For three measures—death, disability-adjusted life years (DALYs), and incidence—the researchers evaluated the age-standardized rates for TBL cancer in Asia, which were modified for smoking and SDI, both separately and together, between 1990 and 2019.

The findings of this study revealed that while the age-standardized incidence rate of laryngeal cancer expanded, the age-standardized incidence and mortality rates for TBL cancer in Asia decreased between 2010 and 2019. The team also compared their GBD data with a previous GBD study spanning from 2010 to 2019, which was published in The Lancet Respiratory Medicine. "Our present results showed that the disease burden for TBL and larynx cancer in Asia was higher than the global level," Dr. He remarks.

The results indicated that over the past 10 years, age-standardized incidence rates for TBL cancer have decreased globally by 7.4%, and the age-standardized incidence rates for larynx cancer have decreased by 3.0% in males. However, age-standardized incidence rates for TBL cancer and larynx cancer in females fell by 0.5% and 0.9%, respectively, over the same period.

According to the GBD 2019 analysis, the research team ranked smoking as the primary specific risk factor for TBL and larynx cancers in Asia. The research findings also revealed that for both sexes combined in Asia and globally, atmospheric air pollution was ranked as the second highest risk factor in TBL cancer, and in laryngeal cancer, the second highest risk factor was the consumption of alcohol in both sexes, followed by occupational exposure to sulfuric acid.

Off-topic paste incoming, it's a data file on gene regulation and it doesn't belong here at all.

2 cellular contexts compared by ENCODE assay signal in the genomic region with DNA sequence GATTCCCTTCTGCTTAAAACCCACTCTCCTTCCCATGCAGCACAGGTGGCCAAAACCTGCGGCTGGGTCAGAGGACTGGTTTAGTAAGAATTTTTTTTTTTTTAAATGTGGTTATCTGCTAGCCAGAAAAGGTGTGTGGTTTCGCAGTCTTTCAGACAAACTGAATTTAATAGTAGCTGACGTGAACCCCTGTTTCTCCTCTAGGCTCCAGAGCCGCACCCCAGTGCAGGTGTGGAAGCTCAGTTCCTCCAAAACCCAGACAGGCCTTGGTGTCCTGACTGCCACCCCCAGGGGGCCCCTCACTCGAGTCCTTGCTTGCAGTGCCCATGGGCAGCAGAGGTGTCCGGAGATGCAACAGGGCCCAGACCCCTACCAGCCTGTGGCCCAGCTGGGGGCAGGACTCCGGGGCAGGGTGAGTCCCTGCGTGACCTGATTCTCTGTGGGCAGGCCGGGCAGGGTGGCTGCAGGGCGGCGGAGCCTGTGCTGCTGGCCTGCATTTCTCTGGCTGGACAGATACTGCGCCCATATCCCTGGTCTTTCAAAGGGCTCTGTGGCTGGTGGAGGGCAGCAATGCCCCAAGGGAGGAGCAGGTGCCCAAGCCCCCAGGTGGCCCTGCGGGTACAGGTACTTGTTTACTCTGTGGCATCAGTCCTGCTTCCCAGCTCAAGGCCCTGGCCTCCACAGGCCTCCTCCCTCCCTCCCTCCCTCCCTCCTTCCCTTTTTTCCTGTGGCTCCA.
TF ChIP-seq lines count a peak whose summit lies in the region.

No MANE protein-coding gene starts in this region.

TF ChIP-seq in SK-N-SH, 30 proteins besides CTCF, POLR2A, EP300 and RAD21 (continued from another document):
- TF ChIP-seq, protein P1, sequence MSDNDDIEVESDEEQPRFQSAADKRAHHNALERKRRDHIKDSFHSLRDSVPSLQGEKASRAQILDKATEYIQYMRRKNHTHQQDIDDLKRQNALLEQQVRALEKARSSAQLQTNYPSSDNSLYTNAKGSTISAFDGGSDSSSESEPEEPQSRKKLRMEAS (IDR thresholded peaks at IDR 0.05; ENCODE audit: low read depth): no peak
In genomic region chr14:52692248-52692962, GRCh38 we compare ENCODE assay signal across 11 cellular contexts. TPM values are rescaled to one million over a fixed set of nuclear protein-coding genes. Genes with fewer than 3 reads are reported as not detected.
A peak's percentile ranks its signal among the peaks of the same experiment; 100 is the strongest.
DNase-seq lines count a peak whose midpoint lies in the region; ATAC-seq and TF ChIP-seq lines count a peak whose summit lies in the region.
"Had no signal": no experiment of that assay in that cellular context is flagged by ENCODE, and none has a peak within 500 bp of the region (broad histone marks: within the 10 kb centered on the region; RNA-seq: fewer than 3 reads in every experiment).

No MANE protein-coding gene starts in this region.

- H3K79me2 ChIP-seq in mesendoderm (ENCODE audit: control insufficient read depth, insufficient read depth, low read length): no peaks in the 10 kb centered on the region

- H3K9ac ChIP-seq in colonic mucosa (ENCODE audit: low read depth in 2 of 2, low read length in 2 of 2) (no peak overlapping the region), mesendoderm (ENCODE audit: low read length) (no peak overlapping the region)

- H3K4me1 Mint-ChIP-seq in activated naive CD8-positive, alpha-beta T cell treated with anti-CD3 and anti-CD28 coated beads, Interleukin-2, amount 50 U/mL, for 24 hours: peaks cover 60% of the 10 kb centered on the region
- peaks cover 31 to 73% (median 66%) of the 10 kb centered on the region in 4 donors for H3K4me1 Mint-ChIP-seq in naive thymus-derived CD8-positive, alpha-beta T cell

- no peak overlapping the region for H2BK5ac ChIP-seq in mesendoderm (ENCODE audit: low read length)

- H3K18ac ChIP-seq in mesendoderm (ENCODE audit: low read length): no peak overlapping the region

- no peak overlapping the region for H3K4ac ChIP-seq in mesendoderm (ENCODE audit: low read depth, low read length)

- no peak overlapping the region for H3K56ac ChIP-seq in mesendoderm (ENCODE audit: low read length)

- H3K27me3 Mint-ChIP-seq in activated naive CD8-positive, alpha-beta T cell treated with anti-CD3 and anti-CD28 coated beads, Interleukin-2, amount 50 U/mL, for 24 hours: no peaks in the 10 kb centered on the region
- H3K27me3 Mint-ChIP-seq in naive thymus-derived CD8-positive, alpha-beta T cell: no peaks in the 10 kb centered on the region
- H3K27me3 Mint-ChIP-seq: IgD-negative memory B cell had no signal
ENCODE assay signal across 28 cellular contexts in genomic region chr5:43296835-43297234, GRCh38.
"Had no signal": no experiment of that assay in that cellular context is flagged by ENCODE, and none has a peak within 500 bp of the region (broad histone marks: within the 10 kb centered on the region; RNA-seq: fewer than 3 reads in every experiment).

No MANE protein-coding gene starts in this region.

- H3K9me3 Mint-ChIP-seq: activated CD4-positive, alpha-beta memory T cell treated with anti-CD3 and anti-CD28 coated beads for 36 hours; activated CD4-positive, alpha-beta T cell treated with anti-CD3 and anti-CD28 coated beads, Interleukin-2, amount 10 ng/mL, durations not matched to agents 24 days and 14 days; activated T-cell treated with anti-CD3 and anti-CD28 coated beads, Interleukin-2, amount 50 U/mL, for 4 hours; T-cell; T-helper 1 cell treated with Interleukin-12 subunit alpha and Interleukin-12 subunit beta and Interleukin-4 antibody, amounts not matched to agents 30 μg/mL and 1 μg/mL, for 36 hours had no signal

The researchers made adjustments to SDI and smoking for the analysis of DALYs, age-standardized death, and incidence rates between 1990 and 2019 for TBL cancer, and it was observed that, especially in males in Central Asia, smoking and SDI had a significant impact on TBL cancer risk.

Dr. J. He says, "Among the Asian regions included in the present study, East Asia had the highest age-standardized rates (death, DALYs, and incidence) for TBL cancer from 1990 to 2019. Since 2010, however, these rates have started to decline in males but have increased in females."

Finally, Dr. He and the team emphasize the importance of the study, concluding, "Our study highlights the need for expanded smoking-control programs and regulating other risk factors for TBL and larynx cancer in Asia to mitigate their impact and provides insights to help policymakers promote the early prevention and treatment of these cancers and improve public health."

More information: Ran Zhong et al, Asian, regional, and national burdens of respiratory tract cancers and associated risk factors from 1990 to 2019: A systematic analysis for the global burden of disease study 2019, Chinese Medical Journal Pulmonary and Critical Care Medicine (2023). DOI: 10.1016/j.pccm.2023.11.002

Journal information: Lancet Respiratory Medicine
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Citation: The rising burden of respiratory tract cancer in Asia (2024, April 1) retrieved 26 May 2024 from